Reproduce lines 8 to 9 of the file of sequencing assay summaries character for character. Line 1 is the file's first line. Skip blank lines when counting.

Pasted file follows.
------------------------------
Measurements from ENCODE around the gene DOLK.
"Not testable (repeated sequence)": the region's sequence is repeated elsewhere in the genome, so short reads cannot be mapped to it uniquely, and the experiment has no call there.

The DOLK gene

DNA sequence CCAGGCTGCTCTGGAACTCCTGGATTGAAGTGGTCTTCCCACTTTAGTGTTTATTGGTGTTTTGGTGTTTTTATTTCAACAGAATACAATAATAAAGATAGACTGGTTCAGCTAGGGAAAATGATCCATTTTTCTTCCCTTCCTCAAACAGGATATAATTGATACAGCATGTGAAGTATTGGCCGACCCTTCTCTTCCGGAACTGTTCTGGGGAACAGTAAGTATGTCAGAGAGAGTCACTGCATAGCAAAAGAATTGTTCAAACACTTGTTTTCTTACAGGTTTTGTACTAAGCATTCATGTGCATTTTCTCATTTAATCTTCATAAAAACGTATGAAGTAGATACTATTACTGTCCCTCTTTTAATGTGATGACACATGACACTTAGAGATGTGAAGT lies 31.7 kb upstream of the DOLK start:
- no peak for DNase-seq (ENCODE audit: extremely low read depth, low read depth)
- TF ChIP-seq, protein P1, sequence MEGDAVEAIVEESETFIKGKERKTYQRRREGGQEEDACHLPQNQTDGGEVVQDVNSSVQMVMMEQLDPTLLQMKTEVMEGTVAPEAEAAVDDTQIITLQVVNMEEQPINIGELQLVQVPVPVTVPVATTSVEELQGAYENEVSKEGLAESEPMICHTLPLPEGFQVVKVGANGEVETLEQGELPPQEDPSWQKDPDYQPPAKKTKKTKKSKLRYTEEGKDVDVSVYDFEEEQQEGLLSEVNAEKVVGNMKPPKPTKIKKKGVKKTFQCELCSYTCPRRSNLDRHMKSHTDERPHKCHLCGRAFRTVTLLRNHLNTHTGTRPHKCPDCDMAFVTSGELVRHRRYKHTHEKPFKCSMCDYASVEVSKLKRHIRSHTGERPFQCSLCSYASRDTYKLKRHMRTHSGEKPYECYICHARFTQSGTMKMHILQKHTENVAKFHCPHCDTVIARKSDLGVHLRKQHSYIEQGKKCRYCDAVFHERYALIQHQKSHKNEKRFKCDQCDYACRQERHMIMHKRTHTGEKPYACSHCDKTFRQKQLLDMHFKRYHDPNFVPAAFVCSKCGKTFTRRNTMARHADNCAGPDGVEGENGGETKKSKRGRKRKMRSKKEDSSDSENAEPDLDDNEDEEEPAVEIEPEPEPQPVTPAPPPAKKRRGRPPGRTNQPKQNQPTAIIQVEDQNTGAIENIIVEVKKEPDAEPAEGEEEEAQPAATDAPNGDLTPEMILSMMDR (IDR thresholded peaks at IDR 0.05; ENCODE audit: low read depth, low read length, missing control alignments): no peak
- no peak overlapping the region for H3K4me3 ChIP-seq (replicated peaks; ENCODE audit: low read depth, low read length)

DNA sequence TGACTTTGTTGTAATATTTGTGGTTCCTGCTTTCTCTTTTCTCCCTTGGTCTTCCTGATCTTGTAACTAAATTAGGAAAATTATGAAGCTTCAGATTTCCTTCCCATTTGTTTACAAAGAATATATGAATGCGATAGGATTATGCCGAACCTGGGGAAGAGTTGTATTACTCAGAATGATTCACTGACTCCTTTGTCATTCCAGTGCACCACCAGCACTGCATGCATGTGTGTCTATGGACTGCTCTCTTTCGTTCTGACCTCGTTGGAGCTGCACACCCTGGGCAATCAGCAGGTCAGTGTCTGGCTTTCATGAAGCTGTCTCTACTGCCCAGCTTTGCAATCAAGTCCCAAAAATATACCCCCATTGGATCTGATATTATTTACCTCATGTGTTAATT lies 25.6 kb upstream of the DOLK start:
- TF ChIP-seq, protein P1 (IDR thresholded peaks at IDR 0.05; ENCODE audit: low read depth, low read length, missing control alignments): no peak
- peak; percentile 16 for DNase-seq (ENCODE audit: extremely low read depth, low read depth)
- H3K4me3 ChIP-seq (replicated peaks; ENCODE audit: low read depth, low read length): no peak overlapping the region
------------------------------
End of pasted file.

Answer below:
DNA sequence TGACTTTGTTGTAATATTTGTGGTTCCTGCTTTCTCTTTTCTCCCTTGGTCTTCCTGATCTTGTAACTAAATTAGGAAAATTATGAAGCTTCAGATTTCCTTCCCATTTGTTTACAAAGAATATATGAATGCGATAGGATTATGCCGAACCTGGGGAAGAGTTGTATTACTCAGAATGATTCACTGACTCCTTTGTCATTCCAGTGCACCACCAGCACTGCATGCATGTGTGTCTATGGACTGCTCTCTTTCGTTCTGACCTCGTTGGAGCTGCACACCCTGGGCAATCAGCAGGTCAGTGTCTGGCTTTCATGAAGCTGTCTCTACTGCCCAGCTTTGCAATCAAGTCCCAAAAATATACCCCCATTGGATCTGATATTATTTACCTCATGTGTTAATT lies 25.6 kb upstream of the DOLK start:
- TF ChIP-seq, protein P1 (IDR thresholded peaks at IDR 0.05; ENCODE audit: low read depth, low read length, missing control alignments): no peak